Pedersen added his feelings about Cavendish’s crash: “Mark is such a legend in cycling and it was really sad to hear in the radio that he had to abandon the race after a crash because I would have loved to have seen him win this 35th stage and then I could get his jersey after that, he still owes me a jersey. I feel really sorry for Mark and I just hope that he will come back in the season and that I can do his last race with him. It would be a real honor for me.”
ANTHONY TURGIS: “I FOUGHT AS LONG AS I COULD”
“Being ahead in a breakaway, we always have some hope to go for the win. In the heat, it isn’t bad to ride at the front because we can deal with the conditions a bit better since we have immediate access to the team for a feed. I was always feeling good today. So I enjoyed my day. But it wasn’t simple. I tried to fight as long as I could but it was game over with 9km to go.”
TADEJ POGACAR: “I DIDN’T HAVE THE LEGS FOR WINNING”
“The final has not been easy, especially as it was very hot all day. I wanted to sprint for the win, but I felt my legs were tired and I couldn’t be at the front. Matteo [Trentin] did a great job to set me up, and I tried to sprint – but I didn’t have that sprint in my legs. The Puy-de-Dôme something new for everybody. It will be a special day. The climb is super hard, and it will blow the race down to pieces again. It’s a shame that Mark [Cavendish] broke his collarbone and had to go home, especially after being so close to the stage win yesterday. Everybody wanted to see him go for one more win, especially as he has said this is his final year.”
NEILSON POWLESS: “TOMORROW’S CLIMB IS HARDER THAN THE PYRÉNÉES”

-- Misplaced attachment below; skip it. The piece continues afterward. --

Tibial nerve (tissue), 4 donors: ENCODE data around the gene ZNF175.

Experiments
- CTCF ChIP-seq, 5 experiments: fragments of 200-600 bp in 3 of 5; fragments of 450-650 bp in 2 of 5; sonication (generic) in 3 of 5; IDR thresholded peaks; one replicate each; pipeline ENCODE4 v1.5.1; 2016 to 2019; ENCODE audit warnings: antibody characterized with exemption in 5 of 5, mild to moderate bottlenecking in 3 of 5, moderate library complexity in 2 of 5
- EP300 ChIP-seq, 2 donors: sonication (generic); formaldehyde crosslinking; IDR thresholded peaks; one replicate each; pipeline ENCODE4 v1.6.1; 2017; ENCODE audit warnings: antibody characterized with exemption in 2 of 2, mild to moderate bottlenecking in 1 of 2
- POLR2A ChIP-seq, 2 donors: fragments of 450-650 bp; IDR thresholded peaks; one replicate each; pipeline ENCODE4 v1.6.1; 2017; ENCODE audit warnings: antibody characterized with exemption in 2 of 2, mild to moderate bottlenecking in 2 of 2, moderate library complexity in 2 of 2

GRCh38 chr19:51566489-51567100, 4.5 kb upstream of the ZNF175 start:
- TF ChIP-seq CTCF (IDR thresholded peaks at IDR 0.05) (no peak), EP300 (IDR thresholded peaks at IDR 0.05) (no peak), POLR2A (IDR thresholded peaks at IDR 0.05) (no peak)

“It was harder than yesterday, but expected it. I tried to save energy as much as possible, as I want to target the days that matter the most for the KOM jersey – like tomorrow! The final climb is harder than any other we have gone up in this Tour.”
JASPER PHILIPSEN: “WE COULD HAVE SPRINTED FOR MATHIEU BUT THE GREEN JERSEY IS OUR MAIN GOAL”
“It’s a disappointment. It was a fair sprint, Mads had the best legs, congrats to him. It was not meant to be for us. The team did an amazing job but I couldn’t finish it off – I didn’t have the legs. We would have liked to win today, but it was not the best finish for my abilities. It was a good finish for Mads, and to Mathieu. We could have done other way around, but the points jersey main is our goal and we went with me. We have been successful so far, so nothing to regret. I was surprised to hear that Mark Cavendish had crashed out. He was on a good track to win a stage and beat Merckx’s record, and it’s very unfortunate that his story in the Tour de France finished up like this. I am sorry for him and wish him all the best. He sure inspired me, as he is the best sprinter of all time. He is a legend, and a great example for me.
JONAS VINGEGAARD: “PUY-DE-DÔME CAN BE DECISIVE”
“We expected a difficult finale. The stage was demanding because of the heat but we’ve dealt with it. We would have preferred to win the stage but Mads [Pedersen] has been very strong. I went to recon the Puy-de-Dôme the day before the Dauphiné, it’s extremely steep. Tomorrow’s stage can be decisive but there’ll more afterwards.”